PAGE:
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Is a Real Google+ API on Its Way?

Google has launched a Google+ developers’ page, perhaps signaling that full-featured API access is in the near future for the rapidly growing social network.

Engage Google+ “Developers”

There has been frequent criticism and questions about Google Plus’ lackluster developer access. Google has offered a limited read-only development interface and a 1+ badge since September, but no official mechanisms to build the third-party tools that are common for other social networks such as Twitter and Facebook. In frustration, some developers have even created their own unofficial APIs, but they are fragile; any change to Google Plus’ implementation could make the renegade APIs useless.

Although Google+ continues to grow quickly, the anemic interface access is definitely a visible deficiency. Things may be changing soon. Google has launched a developers’ page, which will feature news and events about the Google Plus platform. According to Chris Chabot, Google+ Developer Relations Team Lead, there will also be a weekly hangout every Wednesday from 11:30am to 12:15am PDT. Potential developers can RSVP on Google developers' site or gain access to the hangout from the developers’ page. The public seems to be interested. Almost 20,000 people are already following the new page, which currently features no news on the progress of the API.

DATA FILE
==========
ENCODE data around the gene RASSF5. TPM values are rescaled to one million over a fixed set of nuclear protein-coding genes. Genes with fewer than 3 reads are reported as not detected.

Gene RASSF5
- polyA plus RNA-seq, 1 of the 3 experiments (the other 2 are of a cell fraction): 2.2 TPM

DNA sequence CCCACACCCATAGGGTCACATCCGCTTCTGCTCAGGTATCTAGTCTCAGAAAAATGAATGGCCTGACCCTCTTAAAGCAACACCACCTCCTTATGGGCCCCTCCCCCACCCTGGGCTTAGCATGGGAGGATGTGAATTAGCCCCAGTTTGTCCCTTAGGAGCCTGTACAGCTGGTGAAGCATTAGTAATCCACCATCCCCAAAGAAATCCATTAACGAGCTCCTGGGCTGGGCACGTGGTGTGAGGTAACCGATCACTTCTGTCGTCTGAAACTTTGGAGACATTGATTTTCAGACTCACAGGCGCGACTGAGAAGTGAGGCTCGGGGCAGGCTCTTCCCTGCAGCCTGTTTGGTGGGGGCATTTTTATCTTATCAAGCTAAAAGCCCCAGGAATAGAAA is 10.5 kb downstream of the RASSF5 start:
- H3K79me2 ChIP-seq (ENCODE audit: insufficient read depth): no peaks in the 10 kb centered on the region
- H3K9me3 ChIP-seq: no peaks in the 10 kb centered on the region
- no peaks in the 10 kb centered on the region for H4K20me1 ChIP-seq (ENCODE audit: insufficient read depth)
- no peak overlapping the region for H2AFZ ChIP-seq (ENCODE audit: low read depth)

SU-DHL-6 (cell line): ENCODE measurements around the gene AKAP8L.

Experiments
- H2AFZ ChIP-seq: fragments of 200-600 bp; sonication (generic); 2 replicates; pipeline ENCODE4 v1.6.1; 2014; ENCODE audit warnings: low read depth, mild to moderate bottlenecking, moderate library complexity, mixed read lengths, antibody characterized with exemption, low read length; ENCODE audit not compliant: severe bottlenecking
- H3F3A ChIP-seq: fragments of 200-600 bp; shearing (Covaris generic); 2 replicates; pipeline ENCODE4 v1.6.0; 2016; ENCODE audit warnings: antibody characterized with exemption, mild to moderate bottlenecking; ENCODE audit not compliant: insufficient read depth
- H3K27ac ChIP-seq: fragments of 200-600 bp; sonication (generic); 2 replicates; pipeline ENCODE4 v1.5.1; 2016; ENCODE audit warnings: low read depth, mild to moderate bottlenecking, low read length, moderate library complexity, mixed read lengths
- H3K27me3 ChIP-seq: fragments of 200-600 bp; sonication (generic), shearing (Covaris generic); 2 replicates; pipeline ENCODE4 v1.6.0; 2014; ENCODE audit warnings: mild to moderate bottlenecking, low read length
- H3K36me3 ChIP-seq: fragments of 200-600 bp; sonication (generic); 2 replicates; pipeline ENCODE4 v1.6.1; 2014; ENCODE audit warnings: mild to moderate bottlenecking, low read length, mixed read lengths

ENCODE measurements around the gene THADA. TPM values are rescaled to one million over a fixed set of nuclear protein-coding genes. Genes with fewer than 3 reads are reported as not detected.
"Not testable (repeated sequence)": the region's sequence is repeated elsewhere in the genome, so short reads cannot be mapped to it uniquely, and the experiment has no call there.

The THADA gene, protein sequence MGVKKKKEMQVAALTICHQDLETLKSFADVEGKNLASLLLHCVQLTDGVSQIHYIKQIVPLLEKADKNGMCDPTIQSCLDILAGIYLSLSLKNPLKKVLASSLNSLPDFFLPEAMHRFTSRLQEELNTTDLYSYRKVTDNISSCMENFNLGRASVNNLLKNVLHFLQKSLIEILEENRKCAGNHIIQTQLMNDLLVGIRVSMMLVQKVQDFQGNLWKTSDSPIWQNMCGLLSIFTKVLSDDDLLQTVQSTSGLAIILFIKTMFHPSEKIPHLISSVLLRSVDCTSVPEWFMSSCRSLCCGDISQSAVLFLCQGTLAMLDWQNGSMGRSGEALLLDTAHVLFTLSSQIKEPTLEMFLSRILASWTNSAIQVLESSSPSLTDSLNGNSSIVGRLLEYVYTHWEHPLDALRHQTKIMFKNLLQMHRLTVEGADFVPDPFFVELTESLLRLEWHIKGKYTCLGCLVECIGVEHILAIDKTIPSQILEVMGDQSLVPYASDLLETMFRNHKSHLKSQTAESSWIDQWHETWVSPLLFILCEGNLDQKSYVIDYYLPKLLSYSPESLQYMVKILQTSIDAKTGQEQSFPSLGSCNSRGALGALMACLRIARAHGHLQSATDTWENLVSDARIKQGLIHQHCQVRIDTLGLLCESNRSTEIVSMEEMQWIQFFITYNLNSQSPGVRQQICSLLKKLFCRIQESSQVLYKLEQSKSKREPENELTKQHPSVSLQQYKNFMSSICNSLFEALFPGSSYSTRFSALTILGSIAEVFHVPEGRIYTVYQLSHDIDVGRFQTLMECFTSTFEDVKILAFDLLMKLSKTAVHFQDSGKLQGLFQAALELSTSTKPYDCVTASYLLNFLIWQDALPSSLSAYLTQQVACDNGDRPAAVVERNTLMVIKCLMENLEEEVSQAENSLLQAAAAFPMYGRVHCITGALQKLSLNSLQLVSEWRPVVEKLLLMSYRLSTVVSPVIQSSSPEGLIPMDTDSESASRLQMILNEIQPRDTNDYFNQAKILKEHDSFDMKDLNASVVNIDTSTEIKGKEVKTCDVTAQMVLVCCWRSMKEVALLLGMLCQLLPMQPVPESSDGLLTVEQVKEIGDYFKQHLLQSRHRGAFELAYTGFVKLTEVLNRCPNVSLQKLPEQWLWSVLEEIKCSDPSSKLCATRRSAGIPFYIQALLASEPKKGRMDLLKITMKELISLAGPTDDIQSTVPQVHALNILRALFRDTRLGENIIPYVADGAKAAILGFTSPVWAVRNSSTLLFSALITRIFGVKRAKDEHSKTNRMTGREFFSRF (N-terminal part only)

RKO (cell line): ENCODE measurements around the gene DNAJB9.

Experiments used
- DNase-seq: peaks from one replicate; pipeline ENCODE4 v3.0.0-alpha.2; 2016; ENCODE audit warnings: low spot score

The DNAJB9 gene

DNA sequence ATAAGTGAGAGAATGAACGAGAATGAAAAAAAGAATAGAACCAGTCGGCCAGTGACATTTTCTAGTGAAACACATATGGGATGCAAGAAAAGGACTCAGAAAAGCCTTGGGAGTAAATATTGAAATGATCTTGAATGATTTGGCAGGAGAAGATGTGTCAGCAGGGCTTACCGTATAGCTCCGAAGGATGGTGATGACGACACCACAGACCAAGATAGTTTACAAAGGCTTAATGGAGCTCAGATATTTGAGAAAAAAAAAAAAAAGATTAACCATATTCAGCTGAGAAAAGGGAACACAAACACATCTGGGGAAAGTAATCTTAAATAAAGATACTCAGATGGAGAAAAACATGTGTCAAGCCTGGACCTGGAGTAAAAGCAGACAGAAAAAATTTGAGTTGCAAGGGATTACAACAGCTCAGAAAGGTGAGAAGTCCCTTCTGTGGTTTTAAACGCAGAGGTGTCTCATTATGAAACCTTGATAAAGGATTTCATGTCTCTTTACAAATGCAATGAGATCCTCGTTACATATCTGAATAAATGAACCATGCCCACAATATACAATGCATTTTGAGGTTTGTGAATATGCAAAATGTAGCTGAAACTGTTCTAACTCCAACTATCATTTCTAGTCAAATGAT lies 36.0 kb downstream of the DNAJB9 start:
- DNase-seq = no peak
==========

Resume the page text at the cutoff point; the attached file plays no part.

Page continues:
Vic Gundotra, Google’s Senior Vice President, Engineering, made the last official statement on the Google+ API at the Web 2.0 Summit in October. In what may have been a little jab at Twitter, Gundotra said Google was being cautious about releasing a full API and that Google didn’t want to do anything rash that they may have to roll back. Twitter has long exposed its API to developers, driving rapid expansion of the social network. However, the success  also brought platform problems that eventually prompted Twitter to throttle developer access, effectively destroying  several third-party tool providers dependent on the service.

What’s Next

Google will be interacting with developers and answering their questions using their new page and Hangouts. Several followers have already predictably asked about when the API is coming. Google has made no response. Hopefully, Google will be cataloging the feedback and delivering an API quickly for what will likely be an enthusiastic developer community.

Personally, I have a love-hate relationship with the missing API.  I sometime long for Google Plus to be added to my favorite social media tools to enable one-stop viewing and posting. However, I do not miss the content redundancy that is now so common in my collective social media streams. Google Plus is not absent of the normal viral content and Internet memes, but the content does seem to be slightly more differentiated. I also tend to be aware of new features in Google Plus and other Google products faster because I must visit the site to interact. Perhaps this is what Google intended with its glacial API progress.

Chabot writes that 2012 will be an exciting year for the Google Plus platform. We will see if that means a shiny new API for developers.

 
 
 
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